By Maria Francis Pocono Record, Stroudsburg, Pa.
WWR Article Summary (tl;dr) Chris Visco and her partner Adina Birnbaum are the first and only certified women owners of a marijuana dispensary in Pennsylvania. Prior to applying for a license, Visco was a retail merchant. She was once a major buyer for Boscov's department stores and later also with David's Bridal.
At one time, Chris Visco made a living as a retail merchant.
Now, she's the president of TerraVida Holistic Centers, one of 40 licensed medial marijuana dispensaries in Pennsylvania.
"A good buyer can buy dresses or shoes or anything else, and now even cannabis," Visco told the crowd at East Stroudsburg University on Tuesday.
ESU welcomed Visco to campus to speak about entrepreneurial leadership and risk-taking as part of ESU's Women's History Month.
TerraVida Holistic Centers is a certified medical marijuana company operating three dispensaries in Sellersville, Abington and Malvern.
Visco, along with her partner, Adina Birnbaum, were awarded a medical marijuana dispensary license by the commonwealth of Pennsylvania in June 2017 with the highest score in the Southeast region and the second highest score in the Commonwealth. Visco and her partner are the first and only certified woman owners of a marijuana dispensary.
Prior to applying for a license, Visco was a retail merchant. She was once a major buyer for Boscov's department stores and later also with David's Bridal. When asked what attracted her to the business, she replied, "I was an experienced user. As a teen I smoked weed, I knew a lot about weed. I also knew all about being a buyer and retail, so why not?"
There are approximately 40 licensed medical marijuana dispensaries and could see growth potential of up to 150 dispensaries.
These dispensaries are supplied by 25 growers in the state of Pennsylvania. There are currently 21 qualifying conditions for medical marijuana, chronic pain topping the list.
Medical marijuana is still federally illegal and presents issues for state license holders, including banking and insurance. It is therefore a cash-only business.
"We are swimming in cash," Visco said. "It is all we can accept and only way to pay our employees. We cannot apply for credit card machines or accept insurance, like other drug companies would."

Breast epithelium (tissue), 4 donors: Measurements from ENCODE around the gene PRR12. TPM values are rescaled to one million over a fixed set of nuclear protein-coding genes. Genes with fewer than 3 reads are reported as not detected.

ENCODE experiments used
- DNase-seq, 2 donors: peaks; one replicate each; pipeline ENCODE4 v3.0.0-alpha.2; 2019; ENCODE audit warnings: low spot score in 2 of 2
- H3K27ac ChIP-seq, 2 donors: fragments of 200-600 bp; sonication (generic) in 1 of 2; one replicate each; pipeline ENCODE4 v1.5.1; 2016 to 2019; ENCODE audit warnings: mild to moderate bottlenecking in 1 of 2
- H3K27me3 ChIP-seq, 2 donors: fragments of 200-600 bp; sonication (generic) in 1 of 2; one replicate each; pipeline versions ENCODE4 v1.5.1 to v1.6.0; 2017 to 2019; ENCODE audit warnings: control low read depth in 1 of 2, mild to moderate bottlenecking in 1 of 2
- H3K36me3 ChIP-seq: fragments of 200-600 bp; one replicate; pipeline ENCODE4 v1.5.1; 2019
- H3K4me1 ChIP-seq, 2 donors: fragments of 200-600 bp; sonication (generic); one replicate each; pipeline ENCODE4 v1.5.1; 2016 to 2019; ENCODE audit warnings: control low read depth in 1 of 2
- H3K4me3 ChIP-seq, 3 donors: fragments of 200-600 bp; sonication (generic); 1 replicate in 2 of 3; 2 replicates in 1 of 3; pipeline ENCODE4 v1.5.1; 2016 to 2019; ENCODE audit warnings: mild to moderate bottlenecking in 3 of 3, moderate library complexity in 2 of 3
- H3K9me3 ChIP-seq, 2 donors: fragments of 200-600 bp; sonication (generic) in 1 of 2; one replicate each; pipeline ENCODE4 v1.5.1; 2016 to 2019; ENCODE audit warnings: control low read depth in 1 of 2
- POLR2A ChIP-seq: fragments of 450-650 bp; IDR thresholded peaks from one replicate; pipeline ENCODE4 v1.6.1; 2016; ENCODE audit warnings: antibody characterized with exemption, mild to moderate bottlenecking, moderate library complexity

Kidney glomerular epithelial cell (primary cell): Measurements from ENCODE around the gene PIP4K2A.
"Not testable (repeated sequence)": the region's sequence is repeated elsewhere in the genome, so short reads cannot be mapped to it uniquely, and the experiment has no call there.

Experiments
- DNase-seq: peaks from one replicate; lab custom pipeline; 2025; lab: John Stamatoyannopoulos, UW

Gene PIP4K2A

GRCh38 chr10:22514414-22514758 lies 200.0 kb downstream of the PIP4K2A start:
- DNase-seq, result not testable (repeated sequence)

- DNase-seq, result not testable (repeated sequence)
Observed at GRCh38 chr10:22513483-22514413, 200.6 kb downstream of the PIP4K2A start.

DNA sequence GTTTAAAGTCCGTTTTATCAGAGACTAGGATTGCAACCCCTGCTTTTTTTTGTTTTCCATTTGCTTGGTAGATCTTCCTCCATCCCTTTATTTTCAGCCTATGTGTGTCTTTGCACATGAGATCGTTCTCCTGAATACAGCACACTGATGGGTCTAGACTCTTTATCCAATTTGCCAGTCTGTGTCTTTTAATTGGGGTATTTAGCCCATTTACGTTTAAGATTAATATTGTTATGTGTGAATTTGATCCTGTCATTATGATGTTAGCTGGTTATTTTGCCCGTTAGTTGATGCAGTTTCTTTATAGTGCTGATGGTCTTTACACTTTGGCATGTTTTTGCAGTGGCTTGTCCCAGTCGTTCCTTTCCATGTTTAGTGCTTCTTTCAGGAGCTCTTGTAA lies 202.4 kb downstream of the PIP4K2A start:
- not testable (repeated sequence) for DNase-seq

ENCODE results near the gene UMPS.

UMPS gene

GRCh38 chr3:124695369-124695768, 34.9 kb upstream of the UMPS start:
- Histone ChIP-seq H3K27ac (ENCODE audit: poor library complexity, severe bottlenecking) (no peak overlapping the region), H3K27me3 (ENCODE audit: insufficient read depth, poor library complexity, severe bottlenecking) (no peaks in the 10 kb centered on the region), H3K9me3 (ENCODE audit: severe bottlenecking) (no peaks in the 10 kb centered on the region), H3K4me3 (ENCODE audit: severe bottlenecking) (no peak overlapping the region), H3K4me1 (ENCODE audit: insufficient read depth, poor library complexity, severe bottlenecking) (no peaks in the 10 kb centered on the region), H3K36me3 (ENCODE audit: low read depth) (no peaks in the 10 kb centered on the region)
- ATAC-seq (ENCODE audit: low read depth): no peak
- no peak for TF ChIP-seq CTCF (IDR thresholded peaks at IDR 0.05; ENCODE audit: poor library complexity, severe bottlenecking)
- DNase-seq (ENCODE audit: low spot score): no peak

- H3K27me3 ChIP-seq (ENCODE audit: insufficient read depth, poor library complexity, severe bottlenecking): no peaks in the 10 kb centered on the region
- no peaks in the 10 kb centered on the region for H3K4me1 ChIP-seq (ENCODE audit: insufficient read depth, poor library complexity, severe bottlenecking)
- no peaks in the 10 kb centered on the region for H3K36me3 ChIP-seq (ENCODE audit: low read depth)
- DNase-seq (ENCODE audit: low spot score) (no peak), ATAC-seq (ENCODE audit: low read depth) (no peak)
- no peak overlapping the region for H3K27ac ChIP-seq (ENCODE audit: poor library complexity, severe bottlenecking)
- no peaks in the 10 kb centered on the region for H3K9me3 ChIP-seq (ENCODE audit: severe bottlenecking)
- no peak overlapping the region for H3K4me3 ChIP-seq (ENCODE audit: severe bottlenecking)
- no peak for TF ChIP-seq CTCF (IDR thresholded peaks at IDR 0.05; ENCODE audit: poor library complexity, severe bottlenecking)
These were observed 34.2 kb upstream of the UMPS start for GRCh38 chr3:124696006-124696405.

The marijuana business faces challenges from within communities, property owners, investors and lack of patient-physician education.
Visco said there is growing support for legalizing marijuana in the state of Pennsylvania.
"As a society we have been brainwashed that only chemically manufactured drugs in a lab by big pharma will work as opposed to a natural plant, containing no chemicals or additives; of which no one has died from," she said. "Also there is a big misconception of what a marijuana user looks like."
Her average user is 58 with a chronic health condition. She said that since legalizing marijuana in parts of the country, marijuana use among young adults under 21 has declined by about 12 percent.
Marijuana is an $8 billion industry in the United States and is expected to grow over $21 billion by 2021.
Legalizing marijuana nationwide would forecast it over $40 billion.
Bill HB50 has been introduced to legalize recreational marijuana in Pennsylvania. The proposed bill could bring in an estimated $580 million in revenue and provide incentives for businesses to partner with Pennsylvania farmers, as well as provide investments in student debt forgiveness, after-school programs and affordable housing.
Visco said her business runs the highest selling medical marijuana dispensary in the state and is proud of her accomplishment so far. However, she said is looking forward to the new law passing, legalizing recreational marijuana in the state of Pennsylvania.